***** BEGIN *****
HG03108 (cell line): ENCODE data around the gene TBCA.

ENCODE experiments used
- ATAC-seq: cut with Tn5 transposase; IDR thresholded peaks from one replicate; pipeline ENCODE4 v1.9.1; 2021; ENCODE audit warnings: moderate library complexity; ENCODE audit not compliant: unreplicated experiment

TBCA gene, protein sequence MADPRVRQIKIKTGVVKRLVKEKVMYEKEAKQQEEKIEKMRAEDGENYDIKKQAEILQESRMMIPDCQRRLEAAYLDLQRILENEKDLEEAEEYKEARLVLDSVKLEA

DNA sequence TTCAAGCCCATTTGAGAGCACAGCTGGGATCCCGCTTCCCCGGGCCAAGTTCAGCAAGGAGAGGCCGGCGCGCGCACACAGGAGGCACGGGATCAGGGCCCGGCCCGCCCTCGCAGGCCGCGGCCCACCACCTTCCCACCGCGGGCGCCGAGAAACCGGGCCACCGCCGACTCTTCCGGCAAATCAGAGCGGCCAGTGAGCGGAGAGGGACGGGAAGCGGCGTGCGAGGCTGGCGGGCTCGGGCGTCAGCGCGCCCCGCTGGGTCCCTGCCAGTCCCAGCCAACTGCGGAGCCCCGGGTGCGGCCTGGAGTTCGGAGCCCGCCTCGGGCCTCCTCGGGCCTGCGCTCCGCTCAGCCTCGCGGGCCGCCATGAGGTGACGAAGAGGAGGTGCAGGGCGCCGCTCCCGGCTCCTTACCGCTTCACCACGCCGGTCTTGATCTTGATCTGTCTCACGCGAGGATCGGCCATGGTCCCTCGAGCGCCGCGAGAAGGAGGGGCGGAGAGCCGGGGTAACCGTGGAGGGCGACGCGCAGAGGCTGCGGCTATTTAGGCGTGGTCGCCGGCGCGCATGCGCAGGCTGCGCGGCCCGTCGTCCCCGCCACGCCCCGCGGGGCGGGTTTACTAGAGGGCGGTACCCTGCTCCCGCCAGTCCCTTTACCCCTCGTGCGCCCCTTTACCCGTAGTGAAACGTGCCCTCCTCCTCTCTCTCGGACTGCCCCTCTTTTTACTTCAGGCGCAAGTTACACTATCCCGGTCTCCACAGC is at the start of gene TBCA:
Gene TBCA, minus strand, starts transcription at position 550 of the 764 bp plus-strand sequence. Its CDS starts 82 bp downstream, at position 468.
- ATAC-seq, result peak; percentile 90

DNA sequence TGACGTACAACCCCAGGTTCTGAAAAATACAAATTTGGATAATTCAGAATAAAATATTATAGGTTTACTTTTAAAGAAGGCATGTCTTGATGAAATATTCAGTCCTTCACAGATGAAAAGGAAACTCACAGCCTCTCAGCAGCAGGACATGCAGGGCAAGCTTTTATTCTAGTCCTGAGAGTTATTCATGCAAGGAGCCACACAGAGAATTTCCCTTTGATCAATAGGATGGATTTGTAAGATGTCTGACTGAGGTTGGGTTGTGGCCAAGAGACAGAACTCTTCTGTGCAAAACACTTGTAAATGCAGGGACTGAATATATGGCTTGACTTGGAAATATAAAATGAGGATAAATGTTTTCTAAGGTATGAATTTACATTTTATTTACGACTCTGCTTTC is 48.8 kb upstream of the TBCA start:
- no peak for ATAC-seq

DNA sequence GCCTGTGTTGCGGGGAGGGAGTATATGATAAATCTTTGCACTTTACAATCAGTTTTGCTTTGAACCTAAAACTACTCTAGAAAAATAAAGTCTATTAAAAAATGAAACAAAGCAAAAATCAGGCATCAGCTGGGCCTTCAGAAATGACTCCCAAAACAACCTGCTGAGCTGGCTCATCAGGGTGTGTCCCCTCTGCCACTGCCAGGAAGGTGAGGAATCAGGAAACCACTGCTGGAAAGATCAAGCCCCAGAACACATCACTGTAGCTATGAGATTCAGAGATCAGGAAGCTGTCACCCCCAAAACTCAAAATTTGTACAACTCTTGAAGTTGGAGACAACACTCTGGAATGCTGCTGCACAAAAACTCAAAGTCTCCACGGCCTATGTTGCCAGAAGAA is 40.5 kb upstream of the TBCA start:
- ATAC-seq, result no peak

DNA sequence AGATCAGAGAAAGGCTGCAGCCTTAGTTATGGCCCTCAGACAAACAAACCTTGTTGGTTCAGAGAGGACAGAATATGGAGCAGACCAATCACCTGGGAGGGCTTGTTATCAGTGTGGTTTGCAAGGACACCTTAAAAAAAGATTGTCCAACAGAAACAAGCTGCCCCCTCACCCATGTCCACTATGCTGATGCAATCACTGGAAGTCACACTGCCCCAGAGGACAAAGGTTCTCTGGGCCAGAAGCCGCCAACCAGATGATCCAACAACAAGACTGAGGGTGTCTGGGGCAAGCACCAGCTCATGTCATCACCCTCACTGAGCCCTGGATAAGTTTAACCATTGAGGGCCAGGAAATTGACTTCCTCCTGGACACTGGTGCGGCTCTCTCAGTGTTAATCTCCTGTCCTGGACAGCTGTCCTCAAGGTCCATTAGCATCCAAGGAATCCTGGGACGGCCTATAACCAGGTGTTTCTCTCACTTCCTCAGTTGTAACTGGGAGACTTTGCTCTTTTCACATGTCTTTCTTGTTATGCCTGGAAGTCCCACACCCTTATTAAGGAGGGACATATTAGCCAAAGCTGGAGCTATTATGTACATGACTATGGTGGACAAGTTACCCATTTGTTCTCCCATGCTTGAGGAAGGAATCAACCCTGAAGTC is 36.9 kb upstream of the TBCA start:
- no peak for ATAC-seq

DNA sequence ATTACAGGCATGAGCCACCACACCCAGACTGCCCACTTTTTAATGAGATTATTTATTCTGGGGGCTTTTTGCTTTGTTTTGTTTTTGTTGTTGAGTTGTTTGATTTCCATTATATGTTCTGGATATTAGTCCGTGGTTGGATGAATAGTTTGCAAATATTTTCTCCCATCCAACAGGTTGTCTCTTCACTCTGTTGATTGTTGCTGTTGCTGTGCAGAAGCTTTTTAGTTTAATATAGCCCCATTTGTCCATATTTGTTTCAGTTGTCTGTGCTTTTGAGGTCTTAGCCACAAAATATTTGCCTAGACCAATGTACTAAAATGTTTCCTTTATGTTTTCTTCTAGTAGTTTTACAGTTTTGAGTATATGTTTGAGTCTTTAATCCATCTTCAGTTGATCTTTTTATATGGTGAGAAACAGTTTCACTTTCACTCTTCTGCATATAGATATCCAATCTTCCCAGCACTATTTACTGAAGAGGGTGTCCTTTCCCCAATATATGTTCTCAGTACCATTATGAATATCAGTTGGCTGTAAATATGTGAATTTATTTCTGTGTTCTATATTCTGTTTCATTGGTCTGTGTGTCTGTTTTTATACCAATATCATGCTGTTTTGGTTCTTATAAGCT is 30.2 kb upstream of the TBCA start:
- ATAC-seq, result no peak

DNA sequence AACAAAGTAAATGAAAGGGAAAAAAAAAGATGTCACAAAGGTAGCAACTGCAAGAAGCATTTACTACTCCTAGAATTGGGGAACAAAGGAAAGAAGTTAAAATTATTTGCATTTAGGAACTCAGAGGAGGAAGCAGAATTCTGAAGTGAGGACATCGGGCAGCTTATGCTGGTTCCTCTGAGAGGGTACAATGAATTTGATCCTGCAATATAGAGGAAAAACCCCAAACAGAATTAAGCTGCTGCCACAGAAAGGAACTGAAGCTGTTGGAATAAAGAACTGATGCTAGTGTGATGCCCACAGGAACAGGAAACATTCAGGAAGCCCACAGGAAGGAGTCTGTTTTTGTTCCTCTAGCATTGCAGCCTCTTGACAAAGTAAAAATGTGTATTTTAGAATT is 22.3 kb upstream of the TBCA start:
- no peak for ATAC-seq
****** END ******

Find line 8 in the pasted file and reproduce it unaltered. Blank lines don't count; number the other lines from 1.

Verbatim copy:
DNA sequence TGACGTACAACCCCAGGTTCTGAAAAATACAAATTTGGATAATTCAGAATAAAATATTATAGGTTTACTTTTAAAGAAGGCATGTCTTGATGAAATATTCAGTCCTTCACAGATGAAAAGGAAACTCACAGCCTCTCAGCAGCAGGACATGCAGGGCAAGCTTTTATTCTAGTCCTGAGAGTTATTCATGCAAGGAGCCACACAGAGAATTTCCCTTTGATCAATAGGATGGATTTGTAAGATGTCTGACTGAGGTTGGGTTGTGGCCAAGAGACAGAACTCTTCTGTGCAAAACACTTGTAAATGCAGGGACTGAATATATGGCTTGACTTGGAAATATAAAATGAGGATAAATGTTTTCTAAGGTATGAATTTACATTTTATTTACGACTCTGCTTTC is 48.8 kb upstream of the TBCA start: